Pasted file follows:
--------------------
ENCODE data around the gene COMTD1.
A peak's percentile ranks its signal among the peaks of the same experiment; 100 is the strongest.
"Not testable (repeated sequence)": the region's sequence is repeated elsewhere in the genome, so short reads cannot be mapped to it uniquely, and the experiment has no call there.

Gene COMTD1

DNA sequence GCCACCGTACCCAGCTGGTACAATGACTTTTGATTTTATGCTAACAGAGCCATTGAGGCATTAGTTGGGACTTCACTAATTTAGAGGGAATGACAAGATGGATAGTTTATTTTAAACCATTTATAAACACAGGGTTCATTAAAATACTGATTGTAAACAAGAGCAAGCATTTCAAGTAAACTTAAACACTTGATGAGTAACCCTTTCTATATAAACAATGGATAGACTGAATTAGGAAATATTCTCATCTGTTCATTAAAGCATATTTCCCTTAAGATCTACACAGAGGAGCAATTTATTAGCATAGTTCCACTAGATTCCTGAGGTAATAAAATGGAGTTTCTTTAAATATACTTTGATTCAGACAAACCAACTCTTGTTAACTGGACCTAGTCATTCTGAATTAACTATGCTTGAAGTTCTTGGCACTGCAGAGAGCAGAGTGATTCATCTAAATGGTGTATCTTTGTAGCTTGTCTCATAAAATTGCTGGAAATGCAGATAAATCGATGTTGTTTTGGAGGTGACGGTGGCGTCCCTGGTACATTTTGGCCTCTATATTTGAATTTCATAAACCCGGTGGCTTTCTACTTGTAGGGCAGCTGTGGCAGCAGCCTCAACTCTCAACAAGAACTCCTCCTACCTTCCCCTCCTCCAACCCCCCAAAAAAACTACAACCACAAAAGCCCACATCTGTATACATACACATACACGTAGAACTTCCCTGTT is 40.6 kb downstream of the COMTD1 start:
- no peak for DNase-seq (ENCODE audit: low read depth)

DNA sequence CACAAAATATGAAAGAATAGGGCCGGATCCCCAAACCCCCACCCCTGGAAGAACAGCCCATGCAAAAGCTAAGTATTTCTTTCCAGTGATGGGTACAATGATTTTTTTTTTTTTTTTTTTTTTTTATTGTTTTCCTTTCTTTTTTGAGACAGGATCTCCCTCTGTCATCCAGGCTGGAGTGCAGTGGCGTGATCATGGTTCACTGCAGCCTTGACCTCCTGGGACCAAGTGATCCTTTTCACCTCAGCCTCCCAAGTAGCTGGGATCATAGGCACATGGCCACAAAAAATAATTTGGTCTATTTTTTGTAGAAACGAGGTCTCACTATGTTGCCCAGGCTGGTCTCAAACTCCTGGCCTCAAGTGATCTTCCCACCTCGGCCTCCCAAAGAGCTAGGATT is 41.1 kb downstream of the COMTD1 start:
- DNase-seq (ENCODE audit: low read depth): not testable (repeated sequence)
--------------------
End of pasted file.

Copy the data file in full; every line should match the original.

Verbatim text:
ENCODE data around the gene COMTD1.
A peak's percentile ranks its signal among the peaks of the same experiment; 100 is the strongest.
"Not testable (repeated sequence)": the region's sequence is repeated elsewhere in the genome, so short reads cannot be mapped to it uniquely, and the experiment has no call there.

Gene COMTD1

DNA sequence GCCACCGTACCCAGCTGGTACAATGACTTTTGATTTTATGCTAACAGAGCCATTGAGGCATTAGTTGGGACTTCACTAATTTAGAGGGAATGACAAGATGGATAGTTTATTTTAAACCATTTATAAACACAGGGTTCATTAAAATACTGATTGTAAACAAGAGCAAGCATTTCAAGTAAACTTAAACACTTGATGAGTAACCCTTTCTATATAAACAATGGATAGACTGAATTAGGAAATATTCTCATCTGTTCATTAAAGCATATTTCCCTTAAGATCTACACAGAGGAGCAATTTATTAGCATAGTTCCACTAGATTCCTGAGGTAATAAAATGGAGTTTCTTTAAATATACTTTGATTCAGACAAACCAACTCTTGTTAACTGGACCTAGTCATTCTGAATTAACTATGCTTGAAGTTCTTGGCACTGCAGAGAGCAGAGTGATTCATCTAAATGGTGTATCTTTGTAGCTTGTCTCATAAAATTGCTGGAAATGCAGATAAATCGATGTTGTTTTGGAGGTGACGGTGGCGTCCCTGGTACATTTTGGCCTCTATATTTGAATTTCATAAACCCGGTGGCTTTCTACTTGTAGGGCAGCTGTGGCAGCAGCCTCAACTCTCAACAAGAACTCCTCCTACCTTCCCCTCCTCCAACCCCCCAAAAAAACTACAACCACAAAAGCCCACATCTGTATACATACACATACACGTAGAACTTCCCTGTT is 40.6 kb downstream of the COMTD1 start:
- no peak for DNase-seq (ENCODE audit: low read depth)

DNA sequence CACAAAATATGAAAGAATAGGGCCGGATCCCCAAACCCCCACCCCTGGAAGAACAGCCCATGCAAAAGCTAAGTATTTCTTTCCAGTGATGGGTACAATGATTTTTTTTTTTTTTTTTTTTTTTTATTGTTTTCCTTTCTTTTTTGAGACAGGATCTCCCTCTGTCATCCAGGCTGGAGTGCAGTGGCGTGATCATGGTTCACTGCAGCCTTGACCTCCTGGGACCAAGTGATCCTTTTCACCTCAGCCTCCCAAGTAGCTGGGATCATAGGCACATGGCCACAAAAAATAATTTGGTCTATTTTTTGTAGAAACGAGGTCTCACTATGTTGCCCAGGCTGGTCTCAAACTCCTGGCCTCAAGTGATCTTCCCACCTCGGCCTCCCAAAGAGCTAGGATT is 41.1 kb downstream of the COMTD1 start:
- DNase-seq (ENCODE audit: low read depth): not testable (repeated sequence)